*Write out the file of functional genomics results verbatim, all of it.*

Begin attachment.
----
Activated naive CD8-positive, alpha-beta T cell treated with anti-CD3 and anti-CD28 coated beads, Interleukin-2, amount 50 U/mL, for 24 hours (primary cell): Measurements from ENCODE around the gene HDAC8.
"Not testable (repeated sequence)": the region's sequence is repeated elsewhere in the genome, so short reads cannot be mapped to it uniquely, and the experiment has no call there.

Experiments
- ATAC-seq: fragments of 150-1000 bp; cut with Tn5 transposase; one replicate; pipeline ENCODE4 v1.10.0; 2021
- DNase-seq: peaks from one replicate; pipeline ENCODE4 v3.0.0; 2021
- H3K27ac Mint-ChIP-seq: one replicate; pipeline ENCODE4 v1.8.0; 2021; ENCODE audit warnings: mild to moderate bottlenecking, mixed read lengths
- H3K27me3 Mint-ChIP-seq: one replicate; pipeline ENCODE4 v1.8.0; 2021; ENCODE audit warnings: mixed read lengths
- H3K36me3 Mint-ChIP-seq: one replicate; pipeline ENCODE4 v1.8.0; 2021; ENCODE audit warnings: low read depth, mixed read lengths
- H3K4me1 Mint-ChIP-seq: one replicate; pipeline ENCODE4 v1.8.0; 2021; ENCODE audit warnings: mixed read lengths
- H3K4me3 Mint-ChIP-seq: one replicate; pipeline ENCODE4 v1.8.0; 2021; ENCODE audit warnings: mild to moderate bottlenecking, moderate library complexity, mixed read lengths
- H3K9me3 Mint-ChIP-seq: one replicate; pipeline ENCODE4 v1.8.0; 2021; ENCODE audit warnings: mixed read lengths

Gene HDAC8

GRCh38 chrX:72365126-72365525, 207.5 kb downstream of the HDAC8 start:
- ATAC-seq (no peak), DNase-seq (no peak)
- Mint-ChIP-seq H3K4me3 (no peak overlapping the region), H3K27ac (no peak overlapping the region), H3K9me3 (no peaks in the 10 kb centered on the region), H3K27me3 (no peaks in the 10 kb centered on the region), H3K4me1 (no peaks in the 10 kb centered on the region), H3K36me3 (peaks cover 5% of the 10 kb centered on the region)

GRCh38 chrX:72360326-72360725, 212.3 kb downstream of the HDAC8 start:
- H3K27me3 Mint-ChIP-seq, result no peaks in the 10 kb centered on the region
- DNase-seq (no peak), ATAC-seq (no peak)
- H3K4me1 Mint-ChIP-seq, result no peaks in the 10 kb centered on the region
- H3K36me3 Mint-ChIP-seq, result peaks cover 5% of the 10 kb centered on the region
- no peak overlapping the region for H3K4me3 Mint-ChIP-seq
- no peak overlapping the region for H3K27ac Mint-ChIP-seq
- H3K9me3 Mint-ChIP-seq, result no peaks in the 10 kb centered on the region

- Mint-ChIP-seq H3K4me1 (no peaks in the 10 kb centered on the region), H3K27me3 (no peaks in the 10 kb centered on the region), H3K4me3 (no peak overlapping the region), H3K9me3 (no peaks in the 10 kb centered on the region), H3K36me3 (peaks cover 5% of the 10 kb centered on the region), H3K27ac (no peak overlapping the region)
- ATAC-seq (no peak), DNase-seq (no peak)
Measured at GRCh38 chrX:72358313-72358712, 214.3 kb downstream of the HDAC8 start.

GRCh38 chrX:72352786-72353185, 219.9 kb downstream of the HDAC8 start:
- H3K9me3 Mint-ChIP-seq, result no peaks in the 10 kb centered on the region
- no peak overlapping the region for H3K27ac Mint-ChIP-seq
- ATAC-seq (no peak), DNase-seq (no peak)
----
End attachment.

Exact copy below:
Activated naive CD8-positive, alpha-beta T cell treated with anti-CD3 and anti-CD28 coated beads, Interleukin-2, amount 50 U/mL, for 24 hours (primary cell): Measurements from ENCODE around the gene HDAC8.
"Not testable (repeated sequence)": the region's sequence is repeated elsewhere in the genome, so short reads cannot be mapped to it uniquely, and the experiment has no call there.

Experiments
- ATAC-seq: fragments of 150-1000 bp; cut with Tn5 transposase; one replicate; pipeline ENCODE4 v1.10.0; 2021
- DNase-seq: peaks from one replicate; pipeline ENCODE4 v3.0.0; 2021
- H3K27ac Mint-ChIP-seq: one replicate; pipeline ENCODE4 v1.8.0; 2021; ENCODE audit warnings: mild to moderate bottlenecking, mixed read lengths
- H3K27me3 Mint-ChIP-seq: one replicate; pipeline ENCODE4 v1.8.0; 2021; ENCODE audit warnings: mixed read lengths
- H3K36me3 Mint-ChIP-seq: one replicate; pipeline ENCODE4 v1.8.0; 2021; ENCODE audit warnings: low read depth, mixed read lengths
- H3K4me1 Mint-ChIP-seq: one replicate; pipeline ENCODE4 v1.8.0; 2021; ENCODE audit warnings: mixed read lengths
- H3K4me3 Mint-ChIP-seq: one replicate; pipeline ENCODE4 v1.8.0; 2021; ENCODE audit warnings: mild to moderate bottlenecking, moderate library complexity, mixed read lengths
- H3K9me3 Mint-ChIP-seq: one replicate; pipeline ENCODE4 v1.8.0; 2021; ENCODE audit warnings: mixed read lengths

Gene HDAC8

GRCh38 chrX:72365126-72365525, 207.5 kb downstream of the HDAC8 start:
- ATAC-seq (no peak), DNase-seq (no peak)
- Mint-ChIP-seq H3K4me3 (no peak overlapping the region), H3K27ac (no peak overlapping the region), H3K9me3 (no peaks in the 10 kb centered on the region), H3K27me3 (no peaks in the 10 kb centered on the region), H3K4me1 (no peaks in the 10 kb centered on the region), H3K36me3 (peaks cover 5% of the 10 kb centered on the region)

GRCh38 chrX:72360326-72360725, 212.3 kb downstream of the HDAC8 start:
- H3K27me3 Mint-ChIP-seq, result no peaks in the 10 kb centered on the region
- DNase-seq (no peak), ATAC-seq (no peak)
- H3K4me1 Mint-ChIP-seq, result no peaks in the 10 kb centered on the region
- H3K36me3 Mint-ChIP-seq, result peaks cover 5% of the 10 kb centered on the region
- no peak overlapping the region for H3K4me3 Mint-ChIP-seq
- no peak overlapping the region for H3K27ac Mint-ChIP-seq
- H3K9me3 Mint-ChIP-seq, result no peaks in the 10 kb centered on the region

- Mint-ChIP-seq H3K4me1 (no peaks in the 10 kb centered on the region), H3K27me3 (no peaks in the 10 kb centered on the region), H3K4me3 (no peak overlapping the region), H3K9me3 (no peaks in the 10 kb centered on the region), H3K36me3 (peaks cover 5% of the 10 kb centered on the region), H3K27ac (no peak overlapping the region)
- ATAC-seq (no peak), DNase-seq (no peak)
Measured at GRCh38 chrX:72358313-72358712, 214.3 kb downstream of the HDAC8 start.

GRCh38 chrX:72352786-72353185, 219.9 kb downstream of the HDAC8 start:
- H3K9me3 Mint-ChIP-seq, result no peaks in the 10 kb centered on the region
- no peak overlapping the region for H3K27ac Mint-ChIP-seq
- ATAC-seq (no peak), DNase-seq (no peak)